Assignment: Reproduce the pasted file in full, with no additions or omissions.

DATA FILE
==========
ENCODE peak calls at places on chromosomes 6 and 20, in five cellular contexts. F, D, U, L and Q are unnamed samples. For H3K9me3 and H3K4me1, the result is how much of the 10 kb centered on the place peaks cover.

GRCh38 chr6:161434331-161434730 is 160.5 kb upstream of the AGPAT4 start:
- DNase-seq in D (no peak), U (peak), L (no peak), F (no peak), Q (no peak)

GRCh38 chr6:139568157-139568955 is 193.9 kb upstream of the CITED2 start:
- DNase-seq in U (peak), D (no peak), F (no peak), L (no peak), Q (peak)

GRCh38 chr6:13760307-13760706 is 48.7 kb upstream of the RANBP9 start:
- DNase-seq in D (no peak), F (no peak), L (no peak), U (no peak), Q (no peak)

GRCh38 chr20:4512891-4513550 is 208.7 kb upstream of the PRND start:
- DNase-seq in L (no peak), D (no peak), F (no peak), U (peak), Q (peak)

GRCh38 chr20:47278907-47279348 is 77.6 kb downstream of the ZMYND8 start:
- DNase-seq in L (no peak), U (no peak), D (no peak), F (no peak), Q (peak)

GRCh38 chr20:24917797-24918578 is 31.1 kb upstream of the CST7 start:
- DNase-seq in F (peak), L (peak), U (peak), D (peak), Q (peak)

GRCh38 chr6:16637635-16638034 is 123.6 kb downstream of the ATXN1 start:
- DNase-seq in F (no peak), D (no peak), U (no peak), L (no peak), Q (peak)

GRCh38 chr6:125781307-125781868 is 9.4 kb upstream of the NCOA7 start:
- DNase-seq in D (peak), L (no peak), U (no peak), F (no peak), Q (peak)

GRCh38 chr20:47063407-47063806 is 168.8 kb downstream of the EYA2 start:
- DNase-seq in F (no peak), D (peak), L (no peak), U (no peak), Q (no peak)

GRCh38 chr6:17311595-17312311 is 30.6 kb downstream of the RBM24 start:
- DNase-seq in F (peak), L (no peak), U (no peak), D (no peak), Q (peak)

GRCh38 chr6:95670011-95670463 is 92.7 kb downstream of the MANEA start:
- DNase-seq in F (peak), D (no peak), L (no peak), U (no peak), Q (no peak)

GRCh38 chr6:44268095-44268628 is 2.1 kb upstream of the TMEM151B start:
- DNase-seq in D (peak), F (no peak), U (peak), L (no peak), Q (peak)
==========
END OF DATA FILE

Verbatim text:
ENCODE peak calls at places on chromosomes 6 and 20, in five cellular contexts. F, D, U, L and Q are unnamed samples. For H3K9me3 and H3K4me1, the result is how much of the 10 kb centered on the place peaks cover.

GRCh38 chr6:161434331-161434730 is 160.5 kb upstream of the AGPAT4 start:
- DNase-seq in D (no peak), U (peak), L (no peak), F (no peak), Q (no peak)

GRCh38 chr6:139568157-139568955 is 193.9 kb upstream of the CITED2 start:
- DNase-seq in U (peak), D (no peak), F (no peak), L (no peak), Q (peak)

GRCh38 chr6:13760307-13760706 is 48.7 kb upstream of the RANBP9 start:
- DNase-seq in D (no peak), F (no peak), L (no peak), U (no peak), Q (no peak)

GRCh38 chr20:4512891-4513550 is 208.7 kb upstream of the PRND start:
- DNase-seq in L (no peak), D (no peak), F (no peak), U (peak), Q (peak)

GRCh38 chr20:47278907-47279348 is 77.6 kb downstream of the ZMYND8 start:
- DNase-seq in L (no peak), U (no peak), D (no peak), F (no peak), Q (peak)

GRCh38 chr20:24917797-24918578 is 31.1 kb upstream of the CST7 start:
- DNase-seq in F (peak), L (peak), U (peak), D (peak), Q (peak)

GRCh38 chr6:16637635-16638034 is 123.6 kb downstream of the ATXN1 start:
- DNase-seq in F (no peak), D (no peak), U (no peak), L (no peak), Q (peak)

GRCh38 chr6:125781307-125781868 is 9.4 kb upstream of the NCOA7 start:
- DNase-seq in D (peak), L (no peak), U (no peak), F (no peak), Q (peak)

GRCh38 chr20:47063407-47063806 is 168.8 kb downstream of the EYA2 start:
- DNase-seq in F (no peak), D (peak), L (no peak), U (no peak), Q (no peak)

GRCh38 chr6:17311595-17312311 is 30.6 kb downstream of the RBM24 start:
- DNase-seq in F (peak), L (no peak), U (no peak), D (no peak), Q (peak)

GRCh38 chr6:95670011-95670463 is 92.7 kb downstream of the MANEA start:
- DNase-seq in F (peak), D (no peak), L (no peak), U (no peak), Q (no peak)

GRCh38 chr6:44268095-44268628 is 2.1 kb upstream of the TMEM151B start:
- DNase-seq in D (peak), F (no peak), U (peak), L (no peak), Q (peak)